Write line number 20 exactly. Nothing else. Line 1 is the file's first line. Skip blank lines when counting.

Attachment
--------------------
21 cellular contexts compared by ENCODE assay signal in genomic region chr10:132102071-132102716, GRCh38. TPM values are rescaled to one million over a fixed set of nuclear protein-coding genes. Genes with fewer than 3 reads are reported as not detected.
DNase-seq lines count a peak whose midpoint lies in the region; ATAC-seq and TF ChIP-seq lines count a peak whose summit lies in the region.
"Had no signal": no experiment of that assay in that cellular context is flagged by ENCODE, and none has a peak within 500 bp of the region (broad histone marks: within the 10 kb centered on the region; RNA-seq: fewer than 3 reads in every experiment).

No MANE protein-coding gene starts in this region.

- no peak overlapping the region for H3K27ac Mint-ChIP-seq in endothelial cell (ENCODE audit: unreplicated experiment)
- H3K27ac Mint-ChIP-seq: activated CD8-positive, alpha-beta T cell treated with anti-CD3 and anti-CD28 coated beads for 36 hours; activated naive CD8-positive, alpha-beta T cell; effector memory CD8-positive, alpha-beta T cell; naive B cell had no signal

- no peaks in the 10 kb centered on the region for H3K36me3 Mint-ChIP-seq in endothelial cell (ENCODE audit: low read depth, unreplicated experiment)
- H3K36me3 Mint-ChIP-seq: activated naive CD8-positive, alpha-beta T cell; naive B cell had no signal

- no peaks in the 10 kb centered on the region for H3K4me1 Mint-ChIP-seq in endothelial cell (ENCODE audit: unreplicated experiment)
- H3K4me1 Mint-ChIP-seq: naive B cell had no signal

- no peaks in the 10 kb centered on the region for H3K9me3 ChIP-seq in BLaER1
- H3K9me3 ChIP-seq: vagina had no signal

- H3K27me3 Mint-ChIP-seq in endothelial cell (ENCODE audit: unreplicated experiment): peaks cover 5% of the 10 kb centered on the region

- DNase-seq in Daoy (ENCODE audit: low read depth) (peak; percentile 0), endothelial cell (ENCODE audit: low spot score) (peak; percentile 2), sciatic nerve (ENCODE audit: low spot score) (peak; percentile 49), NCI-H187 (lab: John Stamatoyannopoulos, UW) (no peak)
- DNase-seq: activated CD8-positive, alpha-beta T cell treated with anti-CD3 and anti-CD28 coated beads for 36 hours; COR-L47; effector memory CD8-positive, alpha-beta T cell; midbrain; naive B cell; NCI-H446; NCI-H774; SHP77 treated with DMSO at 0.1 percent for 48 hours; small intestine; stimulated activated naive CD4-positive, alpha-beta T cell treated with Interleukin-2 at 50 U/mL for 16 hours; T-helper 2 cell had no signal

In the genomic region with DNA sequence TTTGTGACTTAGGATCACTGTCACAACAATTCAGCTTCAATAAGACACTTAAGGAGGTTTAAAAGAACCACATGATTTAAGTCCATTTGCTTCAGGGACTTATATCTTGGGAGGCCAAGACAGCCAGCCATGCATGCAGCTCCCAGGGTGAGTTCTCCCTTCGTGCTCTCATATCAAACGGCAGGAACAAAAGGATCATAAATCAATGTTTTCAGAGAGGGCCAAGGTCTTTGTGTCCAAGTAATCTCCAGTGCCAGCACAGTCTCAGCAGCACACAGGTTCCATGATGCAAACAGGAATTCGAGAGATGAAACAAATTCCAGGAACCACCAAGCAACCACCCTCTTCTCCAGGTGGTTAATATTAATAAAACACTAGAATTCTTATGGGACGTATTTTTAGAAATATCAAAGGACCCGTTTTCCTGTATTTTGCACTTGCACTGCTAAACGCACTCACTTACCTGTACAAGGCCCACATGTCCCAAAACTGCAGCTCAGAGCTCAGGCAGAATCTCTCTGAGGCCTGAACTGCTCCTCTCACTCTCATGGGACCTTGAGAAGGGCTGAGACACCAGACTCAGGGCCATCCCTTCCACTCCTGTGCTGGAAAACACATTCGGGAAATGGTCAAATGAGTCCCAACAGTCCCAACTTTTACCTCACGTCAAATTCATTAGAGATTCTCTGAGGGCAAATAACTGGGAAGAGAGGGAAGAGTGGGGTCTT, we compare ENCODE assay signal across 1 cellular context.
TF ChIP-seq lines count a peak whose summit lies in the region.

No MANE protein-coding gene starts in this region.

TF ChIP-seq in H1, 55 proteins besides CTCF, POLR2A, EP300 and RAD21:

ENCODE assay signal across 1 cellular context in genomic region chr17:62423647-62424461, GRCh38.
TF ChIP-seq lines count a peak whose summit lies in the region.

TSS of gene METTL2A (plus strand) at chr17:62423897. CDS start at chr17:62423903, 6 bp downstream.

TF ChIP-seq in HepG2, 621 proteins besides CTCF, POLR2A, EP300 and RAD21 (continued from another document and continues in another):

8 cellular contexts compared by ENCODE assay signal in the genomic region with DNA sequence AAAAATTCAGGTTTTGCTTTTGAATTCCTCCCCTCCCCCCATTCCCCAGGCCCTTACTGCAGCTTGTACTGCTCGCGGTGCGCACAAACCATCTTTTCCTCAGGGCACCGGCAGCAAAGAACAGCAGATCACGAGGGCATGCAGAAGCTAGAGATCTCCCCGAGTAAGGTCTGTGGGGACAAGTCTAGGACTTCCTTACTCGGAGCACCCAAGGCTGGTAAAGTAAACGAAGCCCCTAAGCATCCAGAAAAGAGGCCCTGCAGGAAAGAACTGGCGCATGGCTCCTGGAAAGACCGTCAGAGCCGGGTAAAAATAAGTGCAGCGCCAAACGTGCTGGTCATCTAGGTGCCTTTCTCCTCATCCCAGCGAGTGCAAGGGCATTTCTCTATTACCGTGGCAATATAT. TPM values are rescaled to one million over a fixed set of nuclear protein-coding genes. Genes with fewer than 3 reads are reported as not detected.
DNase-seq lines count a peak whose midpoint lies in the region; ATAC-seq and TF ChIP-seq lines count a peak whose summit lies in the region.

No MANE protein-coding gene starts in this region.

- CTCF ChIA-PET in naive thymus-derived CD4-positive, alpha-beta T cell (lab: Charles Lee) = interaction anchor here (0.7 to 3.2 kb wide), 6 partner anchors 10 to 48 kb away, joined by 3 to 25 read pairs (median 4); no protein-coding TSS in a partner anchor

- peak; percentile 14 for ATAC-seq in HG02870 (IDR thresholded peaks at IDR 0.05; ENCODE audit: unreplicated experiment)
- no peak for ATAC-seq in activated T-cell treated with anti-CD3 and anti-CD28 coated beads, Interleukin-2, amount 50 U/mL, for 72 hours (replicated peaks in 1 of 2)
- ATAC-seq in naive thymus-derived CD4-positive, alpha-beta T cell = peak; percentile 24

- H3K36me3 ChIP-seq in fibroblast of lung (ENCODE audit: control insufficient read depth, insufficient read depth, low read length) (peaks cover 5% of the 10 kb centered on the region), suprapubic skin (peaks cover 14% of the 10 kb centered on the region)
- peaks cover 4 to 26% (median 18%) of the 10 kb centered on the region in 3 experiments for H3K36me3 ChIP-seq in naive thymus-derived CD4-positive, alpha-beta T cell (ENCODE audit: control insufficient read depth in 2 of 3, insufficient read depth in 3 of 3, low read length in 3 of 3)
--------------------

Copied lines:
ENCODE assay signal across 1 cellular context in genomic region chr17:62423647-62424461, GRCh38.